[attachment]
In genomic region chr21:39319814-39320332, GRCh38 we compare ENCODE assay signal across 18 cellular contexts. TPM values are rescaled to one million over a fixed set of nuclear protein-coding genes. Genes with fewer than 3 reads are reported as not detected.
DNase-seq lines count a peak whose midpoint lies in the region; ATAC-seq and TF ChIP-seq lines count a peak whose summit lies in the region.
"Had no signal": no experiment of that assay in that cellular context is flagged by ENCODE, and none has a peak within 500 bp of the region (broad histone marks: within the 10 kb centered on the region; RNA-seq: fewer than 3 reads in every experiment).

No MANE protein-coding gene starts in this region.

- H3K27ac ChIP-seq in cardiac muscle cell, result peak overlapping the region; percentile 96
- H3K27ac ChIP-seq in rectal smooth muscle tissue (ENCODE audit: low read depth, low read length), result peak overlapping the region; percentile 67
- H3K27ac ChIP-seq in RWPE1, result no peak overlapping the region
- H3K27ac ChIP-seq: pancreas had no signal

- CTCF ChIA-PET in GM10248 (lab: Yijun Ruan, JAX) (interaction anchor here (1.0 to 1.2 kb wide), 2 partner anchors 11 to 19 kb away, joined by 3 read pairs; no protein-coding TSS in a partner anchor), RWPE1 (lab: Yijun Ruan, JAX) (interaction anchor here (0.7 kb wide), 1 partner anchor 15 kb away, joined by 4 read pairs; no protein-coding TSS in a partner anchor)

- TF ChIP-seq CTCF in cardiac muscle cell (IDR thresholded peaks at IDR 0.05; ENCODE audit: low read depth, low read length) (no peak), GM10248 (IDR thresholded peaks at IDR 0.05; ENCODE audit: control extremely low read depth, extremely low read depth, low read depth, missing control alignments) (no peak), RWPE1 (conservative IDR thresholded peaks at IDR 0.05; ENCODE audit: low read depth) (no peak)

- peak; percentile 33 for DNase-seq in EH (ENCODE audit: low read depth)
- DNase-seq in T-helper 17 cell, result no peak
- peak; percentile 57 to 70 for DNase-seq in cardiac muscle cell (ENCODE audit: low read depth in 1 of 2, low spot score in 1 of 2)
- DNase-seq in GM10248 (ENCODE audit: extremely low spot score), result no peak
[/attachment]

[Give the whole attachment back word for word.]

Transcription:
In genomic region chr21:39319814-39320332, GRCh38 we compare ENCODE assay signal across 18 cellular contexts. TPM values are rescaled to one million over a fixed set of nuclear protein-coding genes. Genes with fewer than 3 reads are reported as not detected.
DNase-seq lines count a peak whose midpoint lies in the region; ATAC-seq and TF ChIP-seq lines count a peak whose summit lies in the region.
"Had no signal": no experiment of that assay in that cellular context is flagged by ENCODE, and none has a peak within 500 bp of the region (broad histone marks: within the 10 kb centered on the region; RNA-seq: fewer than 3 reads in every experiment).

No MANE protein-coding gene starts in this region.

- H3K27ac ChIP-seq in cardiac muscle cell, result peak overlapping the region; percentile 96
- H3K27ac ChIP-seq in rectal smooth muscle tissue (ENCODE audit: low read depth, low read length), result peak overlapping the region; percentile 67
- H3K27ac ChIP-seq in RWPE1, result no peak overlapping the region
- H3K27ac ChIP-seq: pancreas had no signal

- CTCF ChIA-PET in GM10248 (lab: Yijun Ruan, JAX) (interaction anchor here (1.0 to 1.2 kb wide), 2 partner anchors 11 to 19 kb away, joined by 3 read pairs; no protein-coding TSS in a partner anchor), RWPE1 (lab: Yijun Ruan, JAX) (interaction anchor here (0.7 kb wide), 1 partner anchor 15 kb away, joined by 4 read pairs; no protein-coding TSS in a partner anchor)

- TF ChIP-seq CTCF in cardiac muscle cell (IDR thresholded peaks at IDR 0.05; ENCODE audit: low read depth, low read length) (no peak), GM10248 (IDR thresholded peaks at IDR 0.05; ENCODE audit: control extremely low read depth, extremely low read depth, low read depth, missing control alignments) (no peak), RWPE1 (conservative IDR thresholded peaks at IDR 0.05; ENCODE audit: low read depth) (no peak)

- peak; percentile 33 for DNase-seq in EH (ENCODE audit: low read depth)
- DNase-seq in T-helper 17 cell, result no peak
- peak; percentile 57 to 70 for DNase-seq in cardiac muscle cell (ENCODE audit: low read depth in 1 of 2, low spot score in 1 of 2)
- DNase-seq in GM10248 (ENCODE audit: extremely low spot score), result no peak